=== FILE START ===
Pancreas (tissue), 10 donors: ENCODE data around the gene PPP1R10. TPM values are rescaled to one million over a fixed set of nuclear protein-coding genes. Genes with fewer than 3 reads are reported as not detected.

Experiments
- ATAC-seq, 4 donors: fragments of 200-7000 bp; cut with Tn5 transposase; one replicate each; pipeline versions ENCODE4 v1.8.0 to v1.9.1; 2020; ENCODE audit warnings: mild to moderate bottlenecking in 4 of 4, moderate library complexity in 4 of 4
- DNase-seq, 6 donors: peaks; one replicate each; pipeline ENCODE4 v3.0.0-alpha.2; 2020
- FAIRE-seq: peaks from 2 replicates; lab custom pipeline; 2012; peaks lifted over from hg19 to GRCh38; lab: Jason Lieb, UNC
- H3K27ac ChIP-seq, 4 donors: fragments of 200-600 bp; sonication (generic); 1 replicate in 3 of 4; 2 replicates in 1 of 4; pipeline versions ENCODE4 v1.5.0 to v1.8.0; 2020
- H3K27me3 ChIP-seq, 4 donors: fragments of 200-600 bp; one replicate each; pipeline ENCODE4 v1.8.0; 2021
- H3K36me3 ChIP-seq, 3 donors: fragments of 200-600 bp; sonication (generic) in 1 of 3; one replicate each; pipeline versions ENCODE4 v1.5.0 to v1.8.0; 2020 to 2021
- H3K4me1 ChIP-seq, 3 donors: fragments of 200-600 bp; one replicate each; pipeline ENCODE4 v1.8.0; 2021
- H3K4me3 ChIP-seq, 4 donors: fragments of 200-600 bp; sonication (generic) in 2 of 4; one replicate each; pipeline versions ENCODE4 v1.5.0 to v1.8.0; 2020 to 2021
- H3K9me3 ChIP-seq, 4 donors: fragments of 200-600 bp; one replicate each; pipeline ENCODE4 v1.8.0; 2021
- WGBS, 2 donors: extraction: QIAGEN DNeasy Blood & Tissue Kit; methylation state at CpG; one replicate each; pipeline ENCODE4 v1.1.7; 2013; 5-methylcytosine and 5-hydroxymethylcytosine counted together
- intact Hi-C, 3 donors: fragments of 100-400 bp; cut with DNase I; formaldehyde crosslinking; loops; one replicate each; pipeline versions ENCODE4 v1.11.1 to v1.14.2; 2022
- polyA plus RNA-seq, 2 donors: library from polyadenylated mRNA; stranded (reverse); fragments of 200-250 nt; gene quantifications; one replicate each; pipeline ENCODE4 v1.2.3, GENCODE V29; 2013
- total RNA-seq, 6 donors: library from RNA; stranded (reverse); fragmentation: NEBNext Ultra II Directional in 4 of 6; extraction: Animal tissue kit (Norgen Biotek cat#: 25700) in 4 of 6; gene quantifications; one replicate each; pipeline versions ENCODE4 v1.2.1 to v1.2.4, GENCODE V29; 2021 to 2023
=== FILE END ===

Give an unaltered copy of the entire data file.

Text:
Pancreas (tissue), 10 donors: ENCODE data around the gene PPP1R10. TPM values are rescaled to one million over a fixed set of nuclear protein-coding genes. Genes with fewer than 3 reads are reported as not detected.

Experiments
- ATAC-seq, 4 donors: fragments of 200-7000 bp; cut with Tn5 transposase; one replicate each; pipeline versions ENCODE4 v1.8.0 to v1.9.1; 2020; ENCODE audit warnings: mild to moderate bottlenecking in 4 of 4, moderate library complexity in 4 of 4
- DNase-seq, 6 donors: peaks; one replicate each; pipeline ENCODE4 v3.0.0-alpha.2; 2020
- FAIRE-seq: peaks from 2 replicates; lab custom pipeline; 2012; peaks lifted over from hg19 to GRCh38; lab: Jason Lieb, UNC
- H3K27ac ChIP-seq, 4 donors: fragments of 200-600 bp; sonication (generic); 1 replicate in 3 of 4; 2 replicates in 1 of 4; pipeline versions ENCODE4 v1.5.0 to v1.8.0; 2020
- H3K27me3 ChIP-seq, 4 donors: fragments of 200-600 bp; one replicate each; pipeline ENCODE4 v1.8.0; 2021
- H3K36me3 ChIP-seq, 3 donors: fragments of 200-600 bp; sonication (generic) in 1 of 3; one replicate each; pipeline versions ENCODE4 v1.5.0 to v1.8.0; 2020 to 2021
- H3K4me1 ChIP-seq, 3 donors: fragments of 200-600 bp; one replicate each; pipeline ENCODE4 v1.8.0; 2021
- H3K4me3 ChIP-seq, 4 donors: fragments of 200-600 bp; sonication (generic) in 2 of 4; one replicate each; pipeline versions ENCODE4 v1.5.0 to v1.8.0; 2020 to 2021
- H3K9me3 ChIP-seq, 4 donors: fragments of 200-600 bp; one replicate each; pipeline ENCODE4 v1.8.0; 2021
- WGBS, 2 donors: extraction: QIAGEN DNeasy Blood & Tissue Kit; methylation state at CpG; one replicate each; pipeline ENCODE4 v1.1.7; 2013; 5-methylcytosine and 5-hydroxymethylcytosine counted together
- intact Hi-C, 3 donors: fragments of 100-400 bp; cut with DNase I; formaldehyde crosslinking; loops; one replicate each; pipeline versions ENCODE4 v1.11.1 to v1.14.2; 2022
- polyA plus RNA-seq, 2 donors: library from polyadenylated mRNA; stranded (reverse); fragments of 200-250 nt; gene quantifications; one replicate each; pipeline ENCODE4 v1.2.3, GENCODE V29; 2013
- total RNA-seq, 6 donors: library from RNA; stranded (reverse); fragmentation: NEBNext Ultra II Directional in 4 of 6; extraction: Animal tissue kit (Norgen Biotek cat#: 25700) in 4 of 6; gene quantifications; one replicate each; pipeline versions ENCODE4 v1.2.1 to v1.2.4, GENCODE V29; 2021 to 2023